Thursday, November 12, 2009
Age 94, May 23, 1913 - March 12, B.E.2550/C.E.2007
Passed away in Massachusetts, United States of America
Leading Buddhist intellectuals and civil society groups have called on the government to address a recent outbreak of offences ranging from drunkenness to rape and a deadly beating all allegedly committed by monks.
They warned that if the behaviour of monks continues to deteriorate, it could seriously diminish the position of Buddhism within Cambodian society.
Miech Ponn, an adviser to the Mores and Customs Commission at the Buddhism Institute, said that in the past, cases of monks’ engaging in sexual relationships were exceptionally rare, and that he had never heard of monks drinking wine, let alone killing people.
“Even though these have been isolated cases, they have the potential to impact Buddhism in Cambodia as a whole,” he said. “I think either the Ministry of Cults and Religions or supreme patriarchs should take action in order not to have such acts – drinking wine and killing people – occur among the monks again.”
Miech Ponn also suggested that the cause of such incidents might be the modern technology to which monks are increasingly exposed. Earlier this month, an 18-year-old monk in Kampong Thom province was charged with beating and injuring a fellow monk who failed to answer a call from the perpetrator on his mobile phone.
Thun Saray, president of the rights group ADHOC, echoed Miech Ponn’s concerns, urged the country’s religious authorities to find ways to strengthen discipline among members of the Buddhist community because of their role in society.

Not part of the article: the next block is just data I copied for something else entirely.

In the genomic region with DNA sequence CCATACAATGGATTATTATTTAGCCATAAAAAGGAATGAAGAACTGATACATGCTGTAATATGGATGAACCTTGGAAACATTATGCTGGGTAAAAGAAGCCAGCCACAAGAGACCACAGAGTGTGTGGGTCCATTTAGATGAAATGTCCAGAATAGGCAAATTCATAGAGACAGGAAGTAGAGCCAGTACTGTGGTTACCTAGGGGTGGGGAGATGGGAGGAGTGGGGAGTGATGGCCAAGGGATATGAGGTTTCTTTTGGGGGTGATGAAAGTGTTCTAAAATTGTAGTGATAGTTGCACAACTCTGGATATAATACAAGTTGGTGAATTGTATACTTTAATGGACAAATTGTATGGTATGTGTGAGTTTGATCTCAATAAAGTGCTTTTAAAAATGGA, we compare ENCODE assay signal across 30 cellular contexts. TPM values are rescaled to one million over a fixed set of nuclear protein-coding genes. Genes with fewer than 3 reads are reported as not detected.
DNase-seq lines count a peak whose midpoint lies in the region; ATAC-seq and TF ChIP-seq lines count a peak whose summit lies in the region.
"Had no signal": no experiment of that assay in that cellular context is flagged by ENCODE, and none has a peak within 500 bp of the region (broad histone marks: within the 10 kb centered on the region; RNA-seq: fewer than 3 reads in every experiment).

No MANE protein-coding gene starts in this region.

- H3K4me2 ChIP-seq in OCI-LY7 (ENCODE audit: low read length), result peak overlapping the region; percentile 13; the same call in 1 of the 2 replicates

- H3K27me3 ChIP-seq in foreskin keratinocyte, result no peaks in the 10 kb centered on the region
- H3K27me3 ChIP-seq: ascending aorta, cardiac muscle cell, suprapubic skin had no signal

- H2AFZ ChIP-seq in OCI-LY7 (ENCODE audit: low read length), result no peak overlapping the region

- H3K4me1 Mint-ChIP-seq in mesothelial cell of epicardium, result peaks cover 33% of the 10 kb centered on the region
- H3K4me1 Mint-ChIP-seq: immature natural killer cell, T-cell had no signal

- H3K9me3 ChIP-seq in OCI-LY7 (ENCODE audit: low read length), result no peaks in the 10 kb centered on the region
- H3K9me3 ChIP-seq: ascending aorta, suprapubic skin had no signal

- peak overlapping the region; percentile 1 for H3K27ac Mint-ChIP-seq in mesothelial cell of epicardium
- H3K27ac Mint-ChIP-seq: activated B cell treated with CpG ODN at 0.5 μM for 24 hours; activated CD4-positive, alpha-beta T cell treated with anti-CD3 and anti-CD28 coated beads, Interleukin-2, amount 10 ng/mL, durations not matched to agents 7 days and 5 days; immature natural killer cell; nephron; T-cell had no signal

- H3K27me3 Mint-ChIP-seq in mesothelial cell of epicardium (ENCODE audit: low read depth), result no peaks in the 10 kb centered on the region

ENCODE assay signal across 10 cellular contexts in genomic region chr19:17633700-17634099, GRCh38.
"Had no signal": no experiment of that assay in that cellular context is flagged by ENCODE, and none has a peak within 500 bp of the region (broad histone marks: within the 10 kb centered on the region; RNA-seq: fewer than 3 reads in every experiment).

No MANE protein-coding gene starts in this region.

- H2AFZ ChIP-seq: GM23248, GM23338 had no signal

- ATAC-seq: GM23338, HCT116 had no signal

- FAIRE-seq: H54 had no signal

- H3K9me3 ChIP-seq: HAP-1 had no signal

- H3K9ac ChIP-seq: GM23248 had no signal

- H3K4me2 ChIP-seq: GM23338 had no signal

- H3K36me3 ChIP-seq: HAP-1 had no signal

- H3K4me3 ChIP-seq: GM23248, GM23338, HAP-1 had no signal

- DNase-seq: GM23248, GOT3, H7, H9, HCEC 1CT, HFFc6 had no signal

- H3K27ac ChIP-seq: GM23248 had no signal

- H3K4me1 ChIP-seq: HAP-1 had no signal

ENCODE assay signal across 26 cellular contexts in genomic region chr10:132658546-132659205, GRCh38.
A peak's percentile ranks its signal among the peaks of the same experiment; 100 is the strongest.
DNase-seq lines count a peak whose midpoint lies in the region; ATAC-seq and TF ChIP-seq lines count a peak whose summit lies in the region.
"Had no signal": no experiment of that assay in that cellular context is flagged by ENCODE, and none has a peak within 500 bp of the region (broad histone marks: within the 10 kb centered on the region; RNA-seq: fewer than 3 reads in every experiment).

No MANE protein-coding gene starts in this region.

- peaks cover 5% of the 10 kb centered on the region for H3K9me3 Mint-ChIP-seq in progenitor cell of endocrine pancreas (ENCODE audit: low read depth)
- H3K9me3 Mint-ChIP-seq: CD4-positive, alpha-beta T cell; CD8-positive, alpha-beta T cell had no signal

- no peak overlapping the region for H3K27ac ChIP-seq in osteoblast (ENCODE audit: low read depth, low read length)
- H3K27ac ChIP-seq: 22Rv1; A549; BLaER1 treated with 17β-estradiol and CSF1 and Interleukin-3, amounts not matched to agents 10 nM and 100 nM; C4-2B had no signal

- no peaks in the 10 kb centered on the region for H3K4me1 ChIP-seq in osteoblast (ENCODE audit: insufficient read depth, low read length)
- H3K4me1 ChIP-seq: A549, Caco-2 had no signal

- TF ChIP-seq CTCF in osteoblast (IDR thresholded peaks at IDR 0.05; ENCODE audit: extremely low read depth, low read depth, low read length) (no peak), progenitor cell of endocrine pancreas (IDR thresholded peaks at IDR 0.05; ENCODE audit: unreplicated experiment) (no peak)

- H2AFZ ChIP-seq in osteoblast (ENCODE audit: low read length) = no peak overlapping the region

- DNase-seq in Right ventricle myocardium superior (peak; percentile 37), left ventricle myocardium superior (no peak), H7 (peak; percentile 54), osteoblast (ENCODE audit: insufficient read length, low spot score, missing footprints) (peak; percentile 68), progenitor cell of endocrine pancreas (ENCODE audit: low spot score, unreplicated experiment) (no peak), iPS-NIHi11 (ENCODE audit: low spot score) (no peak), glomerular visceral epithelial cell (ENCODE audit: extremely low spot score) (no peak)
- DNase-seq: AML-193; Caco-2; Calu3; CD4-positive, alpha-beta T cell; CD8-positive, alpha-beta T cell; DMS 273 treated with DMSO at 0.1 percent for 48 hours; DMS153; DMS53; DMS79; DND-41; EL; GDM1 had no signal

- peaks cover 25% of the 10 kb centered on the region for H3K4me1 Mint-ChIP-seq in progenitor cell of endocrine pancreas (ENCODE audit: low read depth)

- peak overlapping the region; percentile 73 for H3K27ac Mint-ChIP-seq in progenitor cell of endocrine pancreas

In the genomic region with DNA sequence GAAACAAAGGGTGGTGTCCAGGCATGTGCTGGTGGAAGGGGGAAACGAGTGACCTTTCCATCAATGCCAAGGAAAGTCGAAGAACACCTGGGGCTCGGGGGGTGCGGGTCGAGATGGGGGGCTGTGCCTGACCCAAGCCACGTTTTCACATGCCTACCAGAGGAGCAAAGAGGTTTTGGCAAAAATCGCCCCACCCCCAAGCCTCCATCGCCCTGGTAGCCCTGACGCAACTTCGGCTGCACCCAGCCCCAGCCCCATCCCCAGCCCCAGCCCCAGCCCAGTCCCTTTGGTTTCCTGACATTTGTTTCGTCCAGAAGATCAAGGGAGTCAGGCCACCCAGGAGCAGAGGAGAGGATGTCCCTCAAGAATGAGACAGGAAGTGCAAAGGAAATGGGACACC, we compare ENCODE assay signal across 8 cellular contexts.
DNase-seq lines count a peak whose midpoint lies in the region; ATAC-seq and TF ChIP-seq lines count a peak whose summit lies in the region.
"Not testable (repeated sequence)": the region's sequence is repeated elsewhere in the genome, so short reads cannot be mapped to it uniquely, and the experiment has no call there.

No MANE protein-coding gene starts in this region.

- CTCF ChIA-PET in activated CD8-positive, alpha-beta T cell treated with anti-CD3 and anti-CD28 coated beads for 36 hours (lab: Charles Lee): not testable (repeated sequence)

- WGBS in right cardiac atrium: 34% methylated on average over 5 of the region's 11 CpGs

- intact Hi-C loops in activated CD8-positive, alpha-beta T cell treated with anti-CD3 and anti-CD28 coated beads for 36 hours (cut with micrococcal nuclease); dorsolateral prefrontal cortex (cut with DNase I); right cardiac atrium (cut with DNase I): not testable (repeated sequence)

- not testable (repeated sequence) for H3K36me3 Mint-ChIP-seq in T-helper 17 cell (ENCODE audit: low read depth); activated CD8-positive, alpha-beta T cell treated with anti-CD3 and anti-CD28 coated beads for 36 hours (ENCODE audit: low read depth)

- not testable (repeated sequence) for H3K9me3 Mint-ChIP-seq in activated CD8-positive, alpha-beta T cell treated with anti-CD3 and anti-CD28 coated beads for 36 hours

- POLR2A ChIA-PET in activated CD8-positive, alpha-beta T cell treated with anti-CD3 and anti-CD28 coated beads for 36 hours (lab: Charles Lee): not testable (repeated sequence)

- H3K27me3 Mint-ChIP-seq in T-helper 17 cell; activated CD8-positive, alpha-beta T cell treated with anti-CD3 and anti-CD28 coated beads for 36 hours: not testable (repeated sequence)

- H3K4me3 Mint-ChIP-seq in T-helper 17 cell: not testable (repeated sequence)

“If monks act the same as other people, they will cease to be respected, and no one will believe in them anymore,” he said. “It is a big loss of honour to Buddhism that there were cases of monks killing people because Buddhism tells people not to kill anything that is alive.”
A fellow monk shaves the head of a boy joining the monkhood in Battambang earlier this year.
Min Khin, minister of cults and religions, said Thursday that he was too busy to speak.
Tep Vong, supreme patriarch of Cambodia, said he was aware a monk had been charged with killing a nun earlier this week in Banteay Meanchey province and welcomed the legal action.
“I do not have any particular advice on the issue because Buddhism already takes a clear position against killing animals and human beings,” he said, adding that anyone who committed a crime should be brought before the courts.
He also insisted that his adviser, Kiet Chan Thouch, chief monk of Wat Leu in Preah Sihanouk province, was not guilty of getting drunk and attacking fellow monks in his pagoda, as was recently alleged.
“I already investigated [Kiet Chan Thouch’s] case, and the accusations against him are untrue,” he said. The supreme patriarch is now pursuing legal action against Kiet Chan Thouch’s accusers, who he said had deliberately set out to damage the man’s reputation.
According to the government, Cambodia has more than 4,300 active pagodas and 60,000 monks. Ninety-five percent of the Kingdom’s population is Buddhist.